Help Me! – by Marianne Power


Part-way through the Who’s 1975 film “Tommy”, the film of the Rock Opera, there is an over-the-top messianic rally in a stadium where Tommy is carried aloft by adoring disciples on to a stage and proceeds to whip them into a frenzy of adulation – “Life is just another game, let’s play to win toniiiiiight!!!!” I was reminded of that cinematic moment when I read the chapter in Help Me! on Tony Robbins’ Unleash The Power Within – a seven-thousand strong rally of screaming, fist-pumping, life-affirming adulation in London’s docklands. Marianne Power was one of the many people motivated enough to be dancing in the aisles – screaming “World Peace!” and – “I want to have sex! Lots and lots of sex!!!” Finally followed by a real, actual, walk across hot coals.

One morning Marianne Power had a life changing hangover. It all came home to her that being thirty-six, single, with a rented flat in London but no house of her own, and having had much the same lifestyle for 10 years was not enough any more. Contrasted with her sister Sheila, with her fancy apartment in New York and gym perfect life, Marianne felt left behind by the tide, she looked for a way to get out of the rut and find a new track. Help Me! Is the funny, inspirational, and also tense, stressful and emotional journey that resulted from the decision by Marianne to actually do self-help. While she has an extensive library and admits she was hooked on self-help books, she’d never actually tried to live them. So she did – a different book each month, for a whole year, she did exactly what the book said to see the results. The search for “Perfect Me”!

This book is a roller-coaster ride of emotions therefore, as Marianne rattles through a whole smorgasbord of different popular self-help books and approaches. Feel The Fear and Do It Anyway, Money – A Love Story, The Secret by Rhonda Byrne, Rejection Therapy and many others including as mentioned the billionaire messiah himself, Tony Robbins. On the way both friendships and mental health are strained to their breaking point, but Marianne should not be seen as credulous of them all – I got to meet her in Manchester this summer and she’s lovely! A healthy scepticism of woowoo is in there, certainly The Secret does not get a glowing review (if Secret answers the mystery, why did people buy the two other books?), and as for Angels….  well, read what she says!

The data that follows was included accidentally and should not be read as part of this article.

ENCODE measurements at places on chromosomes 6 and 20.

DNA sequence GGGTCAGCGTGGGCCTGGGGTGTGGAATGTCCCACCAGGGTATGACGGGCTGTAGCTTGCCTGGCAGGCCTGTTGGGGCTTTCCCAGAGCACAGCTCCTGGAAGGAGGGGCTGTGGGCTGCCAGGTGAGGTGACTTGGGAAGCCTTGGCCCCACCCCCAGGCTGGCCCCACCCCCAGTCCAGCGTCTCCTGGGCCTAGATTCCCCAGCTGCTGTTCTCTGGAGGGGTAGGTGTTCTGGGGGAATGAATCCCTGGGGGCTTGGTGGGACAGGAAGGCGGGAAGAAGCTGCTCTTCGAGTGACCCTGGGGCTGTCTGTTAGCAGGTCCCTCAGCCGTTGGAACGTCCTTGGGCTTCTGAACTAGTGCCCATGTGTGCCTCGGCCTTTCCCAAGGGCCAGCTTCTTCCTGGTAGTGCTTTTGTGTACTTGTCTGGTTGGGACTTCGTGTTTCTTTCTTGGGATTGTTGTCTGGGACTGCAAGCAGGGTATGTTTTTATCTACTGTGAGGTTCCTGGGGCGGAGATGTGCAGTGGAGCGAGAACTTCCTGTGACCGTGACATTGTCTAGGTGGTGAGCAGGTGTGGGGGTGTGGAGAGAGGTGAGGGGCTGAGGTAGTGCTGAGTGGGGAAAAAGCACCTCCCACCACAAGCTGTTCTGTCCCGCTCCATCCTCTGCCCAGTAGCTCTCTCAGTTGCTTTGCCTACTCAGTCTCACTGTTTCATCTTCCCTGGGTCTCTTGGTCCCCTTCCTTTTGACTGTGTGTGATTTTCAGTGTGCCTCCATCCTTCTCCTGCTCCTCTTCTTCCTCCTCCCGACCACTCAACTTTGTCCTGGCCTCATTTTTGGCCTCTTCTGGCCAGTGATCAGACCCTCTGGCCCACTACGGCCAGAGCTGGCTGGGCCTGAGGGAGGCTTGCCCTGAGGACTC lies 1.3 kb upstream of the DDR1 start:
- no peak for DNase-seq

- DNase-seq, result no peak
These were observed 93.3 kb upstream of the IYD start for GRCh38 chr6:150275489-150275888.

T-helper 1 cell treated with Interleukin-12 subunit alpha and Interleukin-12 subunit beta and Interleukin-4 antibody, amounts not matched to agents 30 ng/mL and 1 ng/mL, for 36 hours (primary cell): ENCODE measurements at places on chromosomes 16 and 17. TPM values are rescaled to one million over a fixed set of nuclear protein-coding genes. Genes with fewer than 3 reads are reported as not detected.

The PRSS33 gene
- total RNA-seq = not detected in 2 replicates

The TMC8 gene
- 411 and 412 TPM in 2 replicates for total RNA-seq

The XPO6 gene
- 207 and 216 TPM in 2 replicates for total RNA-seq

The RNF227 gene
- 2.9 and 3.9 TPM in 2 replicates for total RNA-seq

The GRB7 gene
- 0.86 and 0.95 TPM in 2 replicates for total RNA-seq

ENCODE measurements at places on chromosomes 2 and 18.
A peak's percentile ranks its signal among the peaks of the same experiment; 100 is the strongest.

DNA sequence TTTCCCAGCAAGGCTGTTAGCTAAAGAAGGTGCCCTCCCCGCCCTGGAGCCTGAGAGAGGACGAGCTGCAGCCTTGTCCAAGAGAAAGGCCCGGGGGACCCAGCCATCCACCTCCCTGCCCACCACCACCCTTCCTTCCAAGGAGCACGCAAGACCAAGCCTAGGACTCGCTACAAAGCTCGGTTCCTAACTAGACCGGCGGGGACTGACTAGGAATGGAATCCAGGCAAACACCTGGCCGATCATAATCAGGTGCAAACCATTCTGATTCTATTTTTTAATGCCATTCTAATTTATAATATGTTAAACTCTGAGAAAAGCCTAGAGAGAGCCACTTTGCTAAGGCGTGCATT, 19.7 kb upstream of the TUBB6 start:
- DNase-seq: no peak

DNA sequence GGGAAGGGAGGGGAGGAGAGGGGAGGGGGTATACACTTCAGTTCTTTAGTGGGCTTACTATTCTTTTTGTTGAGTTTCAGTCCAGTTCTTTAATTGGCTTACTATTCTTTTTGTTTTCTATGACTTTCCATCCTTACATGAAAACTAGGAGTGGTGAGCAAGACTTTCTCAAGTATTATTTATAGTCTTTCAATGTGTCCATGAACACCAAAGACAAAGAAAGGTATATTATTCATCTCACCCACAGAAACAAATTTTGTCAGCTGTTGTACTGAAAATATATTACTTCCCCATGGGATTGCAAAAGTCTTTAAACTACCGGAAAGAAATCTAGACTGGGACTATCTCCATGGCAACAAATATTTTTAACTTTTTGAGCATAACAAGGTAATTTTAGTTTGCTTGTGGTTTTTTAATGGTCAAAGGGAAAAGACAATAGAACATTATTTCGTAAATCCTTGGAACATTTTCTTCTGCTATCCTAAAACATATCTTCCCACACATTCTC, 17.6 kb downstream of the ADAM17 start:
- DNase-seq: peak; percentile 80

The ride is leavened by Marianne’s no-nonsense Irish mum who keeps grounding her again and again, and I can really recommend this read as a story of someone trying all the different ways of jolting herself out of a stasis in life, even if self-help books aren’t your thing, you’ll feel like you’ve experienced a dozen of them. As for how it ends – you’ll have to read the book!

Help Me! By Marianne Power, Pan Macmillan 352pp.





Some modern day parables…

I’m not much of a one for the bible but I am familiar with most of the best known stories: Adam and Eve, Moses, Noah’s ark and so on. When it comes to the New Testament, however, the famous parts are all parables – simple stories used to illustrate moral or spiritual lessons – involving loaves and fishes, Good Samaritans or lost sheep perhaps. These are often some of the first stories we can recall – it seems that it is one the clearest ways to get a point across is to use a story with a strong moral message – so it is no wonder that this kind of story is still popular. Mostly in the form of children’s books but, sometimes, also in collections of stories for older readers.

Roar – Cecelia Ahern

39218412This is a collection of stories about women in all kinds of situations which seem familiar. They are mothers, daughters, wives and workers – they are us. Although they are all nameless, all being referred to as ‘the woman who…..’, they are all oddly familiar: the woman who slowly disappeared, the woman who thought her mirror was broken, the woman who was pigeonholed. The themes are ones that most modern women will recognise: women who are unhappy with their bodies, women who find that aging has made them less important than before or women who feel that they are least important members of their families. Some of the stories can seem, at first, a little obvious but I did wonder if that was because I’ve been thinking about inequalities between the sexes for over forty years now. In many ways this would make this a good collection for younger women and men – who, although they may be aware of some aspects of inequality, may not know how things change for women when age, ethnicity or class are taken into account.

Don’t think that this means these stories are preachy or dull. They certainly aren’t – they are funny, subversive and, at times, moving. The joy of short stories is that you can dip in and out, skipping ahead to stories you think sound more appealing than others: this was a collection that I read straight through, missing out nothing.